11. The Accountant
The Accountant will appease many comic book fans who anxiously wait to see Ben Affleck behind the cowl as Batman again. It’s a first-rate thriller filled with bone-breaking action sequences, jigsaw puzzles, and many unexpected revelations. Think Jason Bourne – except swap out Matt Damon for an autistic Affleck. If you’re looking for a 120-minute escape, this is arguably one of the best ways to do so. Whatsmore, The Accountant offers a rollercoaster of emotions. You’ll laugh. You’ll get teary. You’ll cheer. You’ll be on the edge of your seat. What more could you want from an action thriller?
10. The Birth Of A Nation
Based on a true story, The Birth Of A Nation is a film that requires audiences to separate the art from the artist. Once you do that, it offers a moving and powerful look at slavery. Like 12 Years A Slave before it, The Birth Of A Nation is a tough watch that is bound to rub some of its audience the wrong way. It certainly doesn’t shy away from showing us the harsh atrocities of the time and dares us not to look away. There is very little subtlety here, and even Turner’s religious beliefs are in the forefront of the film. It’s an important work about redemption, revenge, justice and humanity. It’s incredibly sad that it won’t be getting any Oscar nods due to the actions of the lead actor involved.
09. The Neon Demon
There aren’t many films as weird as Nicolas Winding Refn‘s The Neon Demon, a psychological horror film on acid. It blends surreal nightmares and the world of modeling into a beautifully shot yet polarizing film. If you enjoy the simpler side of horrors then this one isn’t for you. Everyone else will be treated to a bold haunting hypnotic work of suspense and art. Cinematic enthusiasts will appreciate the experimentation, but those looking for a Drive sequel will be bitterly disappointed.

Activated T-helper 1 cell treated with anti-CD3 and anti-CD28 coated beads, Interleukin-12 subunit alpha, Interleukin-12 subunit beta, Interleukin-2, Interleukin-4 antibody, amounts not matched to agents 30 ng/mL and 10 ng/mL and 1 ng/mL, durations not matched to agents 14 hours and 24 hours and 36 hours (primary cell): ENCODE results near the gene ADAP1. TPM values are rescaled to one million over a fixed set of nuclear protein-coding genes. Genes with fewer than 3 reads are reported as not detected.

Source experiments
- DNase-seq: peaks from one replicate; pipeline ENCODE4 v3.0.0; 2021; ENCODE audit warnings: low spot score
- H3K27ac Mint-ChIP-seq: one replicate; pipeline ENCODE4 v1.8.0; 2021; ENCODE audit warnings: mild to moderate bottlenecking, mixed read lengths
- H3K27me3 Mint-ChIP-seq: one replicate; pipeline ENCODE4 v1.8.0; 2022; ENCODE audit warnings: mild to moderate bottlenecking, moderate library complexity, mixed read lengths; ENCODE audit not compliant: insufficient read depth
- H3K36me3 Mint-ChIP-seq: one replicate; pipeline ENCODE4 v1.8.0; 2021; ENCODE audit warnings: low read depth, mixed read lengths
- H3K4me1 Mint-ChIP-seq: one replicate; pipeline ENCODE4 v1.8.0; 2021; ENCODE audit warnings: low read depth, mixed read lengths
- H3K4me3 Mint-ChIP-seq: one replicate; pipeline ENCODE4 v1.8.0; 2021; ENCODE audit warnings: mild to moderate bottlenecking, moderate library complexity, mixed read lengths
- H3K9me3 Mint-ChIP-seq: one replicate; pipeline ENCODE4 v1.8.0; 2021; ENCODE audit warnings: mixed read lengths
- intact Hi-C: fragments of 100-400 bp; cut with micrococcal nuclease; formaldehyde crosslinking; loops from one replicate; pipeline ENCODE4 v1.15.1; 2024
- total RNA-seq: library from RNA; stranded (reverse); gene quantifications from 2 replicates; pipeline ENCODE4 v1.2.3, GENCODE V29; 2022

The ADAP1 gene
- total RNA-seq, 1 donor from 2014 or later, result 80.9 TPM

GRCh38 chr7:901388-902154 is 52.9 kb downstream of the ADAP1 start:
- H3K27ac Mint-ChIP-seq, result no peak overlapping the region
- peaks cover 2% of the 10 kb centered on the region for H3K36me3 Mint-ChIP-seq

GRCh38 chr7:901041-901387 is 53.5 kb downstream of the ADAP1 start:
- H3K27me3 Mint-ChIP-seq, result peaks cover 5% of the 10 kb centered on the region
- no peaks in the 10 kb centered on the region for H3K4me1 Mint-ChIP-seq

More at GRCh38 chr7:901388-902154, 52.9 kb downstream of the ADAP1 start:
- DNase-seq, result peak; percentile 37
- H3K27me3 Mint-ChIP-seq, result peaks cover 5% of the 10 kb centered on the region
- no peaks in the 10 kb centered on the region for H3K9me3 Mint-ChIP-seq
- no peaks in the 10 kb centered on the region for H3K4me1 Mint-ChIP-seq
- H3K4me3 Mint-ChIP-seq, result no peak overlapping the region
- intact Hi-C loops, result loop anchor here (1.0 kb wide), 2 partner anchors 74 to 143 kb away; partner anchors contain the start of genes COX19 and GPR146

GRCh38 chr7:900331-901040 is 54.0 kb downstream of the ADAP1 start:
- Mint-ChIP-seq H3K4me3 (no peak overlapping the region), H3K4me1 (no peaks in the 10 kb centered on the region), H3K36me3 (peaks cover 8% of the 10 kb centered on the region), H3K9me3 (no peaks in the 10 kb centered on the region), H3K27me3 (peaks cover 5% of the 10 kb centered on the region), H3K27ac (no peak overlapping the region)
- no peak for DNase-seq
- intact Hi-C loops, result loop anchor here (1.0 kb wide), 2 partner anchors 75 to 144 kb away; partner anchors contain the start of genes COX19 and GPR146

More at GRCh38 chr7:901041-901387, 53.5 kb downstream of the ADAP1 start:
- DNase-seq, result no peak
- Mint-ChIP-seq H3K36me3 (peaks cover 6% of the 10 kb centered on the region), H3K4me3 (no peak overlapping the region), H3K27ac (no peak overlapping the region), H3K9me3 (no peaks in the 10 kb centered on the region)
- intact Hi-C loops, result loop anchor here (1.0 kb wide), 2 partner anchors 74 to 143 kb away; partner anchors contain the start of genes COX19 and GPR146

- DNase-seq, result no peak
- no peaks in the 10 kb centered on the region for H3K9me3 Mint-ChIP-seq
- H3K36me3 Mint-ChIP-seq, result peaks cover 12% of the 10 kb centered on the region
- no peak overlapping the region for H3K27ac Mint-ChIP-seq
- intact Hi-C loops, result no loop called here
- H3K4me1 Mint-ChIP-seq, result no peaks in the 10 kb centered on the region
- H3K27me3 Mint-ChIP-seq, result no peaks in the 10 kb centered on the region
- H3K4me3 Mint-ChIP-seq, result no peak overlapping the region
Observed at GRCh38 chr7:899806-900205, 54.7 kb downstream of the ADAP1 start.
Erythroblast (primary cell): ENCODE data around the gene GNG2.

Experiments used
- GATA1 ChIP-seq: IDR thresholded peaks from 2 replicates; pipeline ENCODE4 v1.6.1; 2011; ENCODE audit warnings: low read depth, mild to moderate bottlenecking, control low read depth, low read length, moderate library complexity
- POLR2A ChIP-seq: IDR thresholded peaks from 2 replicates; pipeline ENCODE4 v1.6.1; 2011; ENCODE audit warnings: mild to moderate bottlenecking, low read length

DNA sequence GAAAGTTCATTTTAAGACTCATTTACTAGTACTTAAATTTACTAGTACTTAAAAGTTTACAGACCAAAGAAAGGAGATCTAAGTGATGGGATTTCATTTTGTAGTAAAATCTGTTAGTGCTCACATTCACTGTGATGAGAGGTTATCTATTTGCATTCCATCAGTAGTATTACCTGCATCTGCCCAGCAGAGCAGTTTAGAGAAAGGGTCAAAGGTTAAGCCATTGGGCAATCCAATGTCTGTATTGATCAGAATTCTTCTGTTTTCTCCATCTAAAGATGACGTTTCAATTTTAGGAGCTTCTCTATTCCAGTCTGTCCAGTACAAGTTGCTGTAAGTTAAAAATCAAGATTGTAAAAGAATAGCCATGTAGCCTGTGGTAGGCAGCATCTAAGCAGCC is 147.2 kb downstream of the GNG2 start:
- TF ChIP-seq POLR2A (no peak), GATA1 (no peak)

08. Green Room
Green Room probably has the simplest plot of any of the films on this list. It revolves around a group of twentysomethings in the wrong place at the wrong time. The film doesn’t give you a moment to breathe between its non-stop tense violent scenes and it’s cruel exchanges. Patrick Stewart and Anton Yelchin give strong performances and make Green Room a memorable experience. It’s a film that insists that people capable of the most barbaric actions are just as human as the rest of us.
From acclaimed writer/director Jeff Nichols, Loving celebrates the real-life courage and commitment of an interracial couple, Richard and Mildred Loving. Beautifully portrayed by Joel Edgerton and Ruth Negga, Loving is subtle but remarkable. Unlike most films tackling issues of race and love, Loving remains quiet, calm and moving – just like it’s characters. There are no over-the-top kissing scenes or desperate monologs about injustice. Instead, we are given two people who just want to be left alone to love each other. The love can be found in Edgerton’s quiet way and Negga’s expressive big eyes. A simple arm around his wife and a shy stare is all that is needed. It’s incredibly powerful filmmaking.
06. Noem My Skollie (Call Me Thief)
Thanks to strong performances and sharp directing, South Africa’s Noem My Skollie is a triumph for film in the country. Like Four Corners before it, Call Me Thief (as it’s known overseas) focuses its attention to the harsh environment of the Cape Flats and delivers a gritty story about gang life. It was selected as the South African entry for the Best Foreign Language Film at the 89th Academy Awards but, sadly, wasn’t nominated. Noem My Skollie is intense, thrilling and incredibly touching. Actor David Manuel is exceptionally good and proves that the country has some remarkable talent.
05. Nocturnal Animals
Winner of the Grand Jury Prize at the 2016 Venice International Film Festival, designer turned director Tom Ford’s Nocturnal Animals explores the very thin lines between love and cruelty, and revenge and redemption. It’s striking visuals match the film’s spellbinding, dark and multifaceted carnage. It’s gripping from the very first scene all the way through to the final credits. Aided by amazing performances by Amy Adams, Jake Gyllenhaal, Michael Shannon and Aaron Taylor-Johnson, it’s a bleak but intense look at the human condition. Nocturnal Animals is an unrelenting film that will keep you on the edge of your seat.